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Community Recognizes Legacy of Minoru Yasui

The theatrical reading of "Citizen Min," performed at Blaine Memorial United Methodist Church on Sunday. Photo by Shihou Sasaki/ The North American Post

By Shihou Sasaki

The North American Post

Minoru Yasui, a notable activist against the military action against the Japanese Americans during World War II, was recognized through events over the weekend in Seattle.

A working documentary film, “Never Give Up! Minoru Yasui and the Fight for Justice,” was screened at the Wing Luke Museum on Saturday while a theatrical reading of the play “Citizen Min” was performed at Blaine Memorial United Methodist Church on Sunday.

Both programs commemorate the centennial anniversary of Minoru Yasui’s birthday on Oct. 19, 1916. A memorial event is planned in his hometown of Hood River, Ore., in October. “Never Give Up! Minoru Yasui and the Fight for Justice” will be completed for its premiere showing on his birthday this year.

“Citizen Min,” worked by Yasui’s daughter Holly and drama writer Nikki Nojima Louis, features how Yasui built his faith on justice, faced the Pearl Harbor attack and Executive Order 9066, decided to protest against the government and how he experienced his arrest and trial.

Holly said that the play has many roles and may have some difficulty managing a low budget. However, she added that it might be possible to bring the play to school programs as an educational piece in the future. Beyond Oregon’s community, other regions including Arizona and Colorado are planning to recognize Yasui’s activities.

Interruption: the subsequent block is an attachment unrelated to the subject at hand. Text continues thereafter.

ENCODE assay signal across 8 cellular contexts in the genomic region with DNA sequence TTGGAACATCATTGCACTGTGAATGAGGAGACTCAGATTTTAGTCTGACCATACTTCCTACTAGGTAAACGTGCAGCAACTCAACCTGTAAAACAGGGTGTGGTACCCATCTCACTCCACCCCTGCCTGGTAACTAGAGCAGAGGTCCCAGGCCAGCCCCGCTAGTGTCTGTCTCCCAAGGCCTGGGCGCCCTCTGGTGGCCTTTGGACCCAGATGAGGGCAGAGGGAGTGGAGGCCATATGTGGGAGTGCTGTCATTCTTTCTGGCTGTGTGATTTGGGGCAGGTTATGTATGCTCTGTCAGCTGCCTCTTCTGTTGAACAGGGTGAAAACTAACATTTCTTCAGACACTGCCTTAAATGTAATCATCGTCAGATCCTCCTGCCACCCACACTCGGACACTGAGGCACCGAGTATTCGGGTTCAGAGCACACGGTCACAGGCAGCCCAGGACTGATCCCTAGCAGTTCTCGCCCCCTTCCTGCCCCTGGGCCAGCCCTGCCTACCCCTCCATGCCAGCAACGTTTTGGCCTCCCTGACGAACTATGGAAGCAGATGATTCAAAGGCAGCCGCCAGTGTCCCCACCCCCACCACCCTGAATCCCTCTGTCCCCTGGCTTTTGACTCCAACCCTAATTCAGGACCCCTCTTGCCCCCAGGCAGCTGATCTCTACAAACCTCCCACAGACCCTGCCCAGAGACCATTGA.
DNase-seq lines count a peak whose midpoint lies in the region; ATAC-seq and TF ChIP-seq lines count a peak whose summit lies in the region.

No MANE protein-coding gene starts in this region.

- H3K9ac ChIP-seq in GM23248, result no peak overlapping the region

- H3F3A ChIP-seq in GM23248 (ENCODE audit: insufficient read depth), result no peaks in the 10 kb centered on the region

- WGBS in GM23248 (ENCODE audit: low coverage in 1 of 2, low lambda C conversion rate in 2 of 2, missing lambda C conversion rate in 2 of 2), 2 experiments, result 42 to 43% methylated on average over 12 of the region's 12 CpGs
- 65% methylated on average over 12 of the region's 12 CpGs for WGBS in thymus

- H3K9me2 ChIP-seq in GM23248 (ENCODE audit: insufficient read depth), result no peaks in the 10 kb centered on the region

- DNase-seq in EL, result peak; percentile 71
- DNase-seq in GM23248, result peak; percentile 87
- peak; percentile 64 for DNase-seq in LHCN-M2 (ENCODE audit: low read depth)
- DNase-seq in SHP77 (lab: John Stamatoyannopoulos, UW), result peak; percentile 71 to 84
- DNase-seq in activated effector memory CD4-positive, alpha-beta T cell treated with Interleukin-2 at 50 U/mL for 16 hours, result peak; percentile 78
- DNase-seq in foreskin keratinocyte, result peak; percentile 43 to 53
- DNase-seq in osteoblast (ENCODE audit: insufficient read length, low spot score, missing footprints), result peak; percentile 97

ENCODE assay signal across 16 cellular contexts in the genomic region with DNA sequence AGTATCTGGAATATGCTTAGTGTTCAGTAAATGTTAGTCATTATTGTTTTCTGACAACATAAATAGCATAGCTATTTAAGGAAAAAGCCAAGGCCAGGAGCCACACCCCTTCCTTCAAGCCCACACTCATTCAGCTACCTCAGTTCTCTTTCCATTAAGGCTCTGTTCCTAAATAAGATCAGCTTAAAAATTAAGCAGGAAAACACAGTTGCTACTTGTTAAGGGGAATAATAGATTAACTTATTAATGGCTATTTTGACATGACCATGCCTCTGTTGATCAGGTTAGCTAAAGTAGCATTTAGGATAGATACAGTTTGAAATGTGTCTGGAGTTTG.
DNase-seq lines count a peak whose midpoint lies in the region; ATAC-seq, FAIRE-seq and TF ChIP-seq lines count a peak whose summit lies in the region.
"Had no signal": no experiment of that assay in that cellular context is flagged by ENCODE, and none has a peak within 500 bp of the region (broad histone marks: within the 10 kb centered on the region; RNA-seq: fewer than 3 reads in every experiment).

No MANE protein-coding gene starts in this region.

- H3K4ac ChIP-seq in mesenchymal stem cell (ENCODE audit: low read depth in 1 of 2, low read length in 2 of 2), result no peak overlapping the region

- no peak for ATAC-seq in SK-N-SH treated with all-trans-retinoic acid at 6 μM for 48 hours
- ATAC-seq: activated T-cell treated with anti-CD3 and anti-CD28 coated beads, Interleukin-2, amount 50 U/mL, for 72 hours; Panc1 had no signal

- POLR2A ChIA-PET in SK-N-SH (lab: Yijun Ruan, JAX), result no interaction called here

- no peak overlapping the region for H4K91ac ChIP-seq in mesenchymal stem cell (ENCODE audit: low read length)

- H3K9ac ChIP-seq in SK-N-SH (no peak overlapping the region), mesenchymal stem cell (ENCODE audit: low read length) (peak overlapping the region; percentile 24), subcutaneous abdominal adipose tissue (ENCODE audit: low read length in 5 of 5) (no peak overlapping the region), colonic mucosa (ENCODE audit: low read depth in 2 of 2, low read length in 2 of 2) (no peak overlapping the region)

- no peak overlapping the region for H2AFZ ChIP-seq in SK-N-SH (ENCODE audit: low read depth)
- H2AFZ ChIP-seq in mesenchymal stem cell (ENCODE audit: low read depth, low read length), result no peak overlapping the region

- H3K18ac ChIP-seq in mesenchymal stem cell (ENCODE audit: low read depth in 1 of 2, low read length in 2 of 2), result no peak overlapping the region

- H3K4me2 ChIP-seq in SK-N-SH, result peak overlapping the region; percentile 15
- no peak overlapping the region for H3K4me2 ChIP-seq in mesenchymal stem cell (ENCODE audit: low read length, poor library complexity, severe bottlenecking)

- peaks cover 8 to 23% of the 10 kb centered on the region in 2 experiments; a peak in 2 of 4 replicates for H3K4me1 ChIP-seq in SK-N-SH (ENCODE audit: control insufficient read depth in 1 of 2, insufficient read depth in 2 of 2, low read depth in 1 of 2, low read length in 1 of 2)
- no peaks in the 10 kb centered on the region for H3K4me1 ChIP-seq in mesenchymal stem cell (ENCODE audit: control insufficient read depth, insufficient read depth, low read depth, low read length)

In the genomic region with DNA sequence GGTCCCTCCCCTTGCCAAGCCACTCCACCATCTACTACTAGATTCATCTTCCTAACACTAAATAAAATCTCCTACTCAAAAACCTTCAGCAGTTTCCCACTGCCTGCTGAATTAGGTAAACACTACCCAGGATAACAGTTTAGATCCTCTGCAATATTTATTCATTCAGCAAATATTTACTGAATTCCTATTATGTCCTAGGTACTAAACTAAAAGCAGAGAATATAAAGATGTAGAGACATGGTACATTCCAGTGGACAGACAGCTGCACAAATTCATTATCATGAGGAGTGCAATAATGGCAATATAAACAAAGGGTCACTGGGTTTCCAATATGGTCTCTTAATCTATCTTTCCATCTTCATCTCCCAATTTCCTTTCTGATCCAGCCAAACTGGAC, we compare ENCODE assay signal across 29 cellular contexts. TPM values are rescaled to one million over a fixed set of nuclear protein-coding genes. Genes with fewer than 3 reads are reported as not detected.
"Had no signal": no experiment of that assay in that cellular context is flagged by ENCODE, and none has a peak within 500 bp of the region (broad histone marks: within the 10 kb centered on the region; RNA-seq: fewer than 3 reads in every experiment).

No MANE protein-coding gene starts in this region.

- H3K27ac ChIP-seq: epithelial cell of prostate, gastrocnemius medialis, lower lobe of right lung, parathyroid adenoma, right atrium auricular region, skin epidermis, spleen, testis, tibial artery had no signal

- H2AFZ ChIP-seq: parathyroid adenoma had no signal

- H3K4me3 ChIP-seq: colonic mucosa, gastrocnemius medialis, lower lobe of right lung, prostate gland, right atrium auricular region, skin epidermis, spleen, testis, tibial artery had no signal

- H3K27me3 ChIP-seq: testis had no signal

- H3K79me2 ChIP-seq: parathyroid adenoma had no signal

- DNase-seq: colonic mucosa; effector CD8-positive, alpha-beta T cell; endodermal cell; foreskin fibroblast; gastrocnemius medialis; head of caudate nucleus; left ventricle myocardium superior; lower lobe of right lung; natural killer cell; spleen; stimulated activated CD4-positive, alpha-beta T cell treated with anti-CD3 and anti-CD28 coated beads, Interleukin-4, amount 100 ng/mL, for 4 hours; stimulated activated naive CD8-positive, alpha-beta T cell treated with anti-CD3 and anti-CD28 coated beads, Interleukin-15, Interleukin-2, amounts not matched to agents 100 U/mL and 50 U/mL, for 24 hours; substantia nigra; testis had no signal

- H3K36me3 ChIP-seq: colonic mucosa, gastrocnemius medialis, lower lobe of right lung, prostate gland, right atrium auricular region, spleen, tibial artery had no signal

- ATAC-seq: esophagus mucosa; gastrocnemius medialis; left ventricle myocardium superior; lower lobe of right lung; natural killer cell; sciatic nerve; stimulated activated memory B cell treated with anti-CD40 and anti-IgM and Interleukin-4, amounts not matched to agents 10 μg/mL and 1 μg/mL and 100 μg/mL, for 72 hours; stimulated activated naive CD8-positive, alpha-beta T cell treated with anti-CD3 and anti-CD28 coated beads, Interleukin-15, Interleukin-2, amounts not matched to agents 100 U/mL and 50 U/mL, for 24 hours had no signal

Yasui’s legacy has been recognized in recent years with the ongoing Minoru Yasui Tribute Project, exemplified when President Barack Obama presented him the Presidential Medal of Freedom post-mortem in November 2015.

The Oregon American Civil Liberties Union and Oregon state declared March 28 as Minoru Yasui Day. Portland’s community members led by Oregon Nikkei Legacy Center joined together in a rally following Yasui’s historic walk to violate the curfew that he claimed as unconstitutional.

“His life and his activities are connected to current events happening around the country,” said Bill Tashima of the Seattle Chapter of the Japanese American Citizens League. “I realized how important it is and also inspiration of Min Yasui.”

More information about Minoru Yasui’s centennial anniversary event and project can be found at <www.minoruyasuitribute.org>.

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The North American Post is a community newspaper that celebrates Japanese culture in the Greater Seattle area. Founded by 1st generation Japanese-Americans in 1902, the publication is one of the oldest minority-owned newspapers in the region. Today, with bilingual articles in English and Japanese, the publication connects readers with diverse cultural backgrounds to Seattle’s Japanese community. Our articles include local news, event calendars, restaurant reviews, Japanese cooking recipes, community interviews, and more.